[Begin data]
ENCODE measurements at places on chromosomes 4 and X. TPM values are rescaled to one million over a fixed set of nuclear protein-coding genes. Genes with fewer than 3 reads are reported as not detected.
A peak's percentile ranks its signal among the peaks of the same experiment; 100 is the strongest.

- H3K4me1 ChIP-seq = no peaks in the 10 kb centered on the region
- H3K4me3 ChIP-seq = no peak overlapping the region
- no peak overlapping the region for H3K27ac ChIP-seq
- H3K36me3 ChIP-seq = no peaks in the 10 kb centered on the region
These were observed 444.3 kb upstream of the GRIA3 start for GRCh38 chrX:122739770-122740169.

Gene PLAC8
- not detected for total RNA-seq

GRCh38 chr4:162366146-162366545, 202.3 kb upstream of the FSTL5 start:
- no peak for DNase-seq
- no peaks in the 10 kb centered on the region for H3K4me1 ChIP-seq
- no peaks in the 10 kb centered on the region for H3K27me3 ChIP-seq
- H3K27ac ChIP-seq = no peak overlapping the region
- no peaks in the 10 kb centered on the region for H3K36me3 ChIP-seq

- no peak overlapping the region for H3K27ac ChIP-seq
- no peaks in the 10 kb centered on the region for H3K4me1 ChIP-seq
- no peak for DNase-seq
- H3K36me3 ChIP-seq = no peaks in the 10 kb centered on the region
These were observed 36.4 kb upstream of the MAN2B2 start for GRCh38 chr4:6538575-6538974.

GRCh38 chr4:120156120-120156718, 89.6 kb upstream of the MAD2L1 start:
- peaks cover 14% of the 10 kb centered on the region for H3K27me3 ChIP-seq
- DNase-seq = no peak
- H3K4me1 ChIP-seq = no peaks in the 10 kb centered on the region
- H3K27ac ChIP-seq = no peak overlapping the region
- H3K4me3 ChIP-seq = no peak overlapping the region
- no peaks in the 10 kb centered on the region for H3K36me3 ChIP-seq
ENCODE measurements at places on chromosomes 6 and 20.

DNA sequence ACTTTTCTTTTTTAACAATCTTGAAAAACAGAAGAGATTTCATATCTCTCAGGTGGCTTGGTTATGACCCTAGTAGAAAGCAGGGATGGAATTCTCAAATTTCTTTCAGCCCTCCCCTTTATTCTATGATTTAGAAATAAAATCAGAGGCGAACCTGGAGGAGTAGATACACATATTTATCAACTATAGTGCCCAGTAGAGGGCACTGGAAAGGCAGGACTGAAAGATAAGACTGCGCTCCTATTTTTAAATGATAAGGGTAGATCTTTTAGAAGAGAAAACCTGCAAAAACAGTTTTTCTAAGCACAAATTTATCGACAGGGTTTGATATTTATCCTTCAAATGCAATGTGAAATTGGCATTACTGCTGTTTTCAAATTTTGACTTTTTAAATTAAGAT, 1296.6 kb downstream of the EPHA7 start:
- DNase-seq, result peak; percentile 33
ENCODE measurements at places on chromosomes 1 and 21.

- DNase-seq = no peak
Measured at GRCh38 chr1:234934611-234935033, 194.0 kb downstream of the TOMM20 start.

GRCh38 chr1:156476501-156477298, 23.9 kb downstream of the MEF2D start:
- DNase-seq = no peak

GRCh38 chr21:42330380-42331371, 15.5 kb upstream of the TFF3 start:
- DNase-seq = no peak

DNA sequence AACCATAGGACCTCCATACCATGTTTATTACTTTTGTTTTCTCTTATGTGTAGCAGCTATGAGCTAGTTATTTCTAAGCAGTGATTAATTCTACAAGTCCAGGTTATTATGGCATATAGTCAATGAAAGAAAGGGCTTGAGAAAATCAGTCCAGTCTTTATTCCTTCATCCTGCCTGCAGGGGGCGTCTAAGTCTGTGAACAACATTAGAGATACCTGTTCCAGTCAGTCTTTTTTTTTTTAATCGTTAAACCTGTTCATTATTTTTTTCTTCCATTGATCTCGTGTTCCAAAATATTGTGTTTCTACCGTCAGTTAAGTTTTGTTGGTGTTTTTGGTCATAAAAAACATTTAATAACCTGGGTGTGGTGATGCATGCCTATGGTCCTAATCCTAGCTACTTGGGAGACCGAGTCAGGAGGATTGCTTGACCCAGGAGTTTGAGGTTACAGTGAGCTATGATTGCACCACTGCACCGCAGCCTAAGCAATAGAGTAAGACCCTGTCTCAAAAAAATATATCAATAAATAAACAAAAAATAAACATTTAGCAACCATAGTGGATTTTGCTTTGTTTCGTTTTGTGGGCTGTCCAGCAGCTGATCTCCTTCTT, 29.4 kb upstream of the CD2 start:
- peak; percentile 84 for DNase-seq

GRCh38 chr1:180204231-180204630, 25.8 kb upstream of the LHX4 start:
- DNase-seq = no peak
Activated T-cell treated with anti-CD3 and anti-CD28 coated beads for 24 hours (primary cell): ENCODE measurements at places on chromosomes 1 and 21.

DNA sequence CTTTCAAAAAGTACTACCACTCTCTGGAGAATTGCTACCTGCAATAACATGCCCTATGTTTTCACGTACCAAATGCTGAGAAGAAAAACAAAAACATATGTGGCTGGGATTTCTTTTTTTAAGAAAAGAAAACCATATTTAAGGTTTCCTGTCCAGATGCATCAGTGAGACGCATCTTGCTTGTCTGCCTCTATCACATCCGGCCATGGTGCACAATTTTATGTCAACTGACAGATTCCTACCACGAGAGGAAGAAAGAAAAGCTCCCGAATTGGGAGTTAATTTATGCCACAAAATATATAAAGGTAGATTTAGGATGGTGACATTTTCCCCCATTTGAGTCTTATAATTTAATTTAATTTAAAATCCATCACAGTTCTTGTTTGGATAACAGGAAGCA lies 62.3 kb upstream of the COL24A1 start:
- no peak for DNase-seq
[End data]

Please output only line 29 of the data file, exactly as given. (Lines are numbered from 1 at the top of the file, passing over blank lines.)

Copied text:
DNA sequence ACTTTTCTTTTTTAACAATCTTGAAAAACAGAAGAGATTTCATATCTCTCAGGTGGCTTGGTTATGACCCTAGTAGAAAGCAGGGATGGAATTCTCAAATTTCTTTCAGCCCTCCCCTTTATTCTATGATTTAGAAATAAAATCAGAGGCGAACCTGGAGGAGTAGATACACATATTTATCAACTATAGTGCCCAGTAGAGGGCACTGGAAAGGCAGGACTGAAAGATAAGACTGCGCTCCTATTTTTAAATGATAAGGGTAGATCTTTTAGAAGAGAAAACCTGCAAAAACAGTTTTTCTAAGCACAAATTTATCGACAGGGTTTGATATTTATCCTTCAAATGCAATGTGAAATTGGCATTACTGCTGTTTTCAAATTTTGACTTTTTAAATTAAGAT, 1296.6 kb downstream of the EPHA7 start: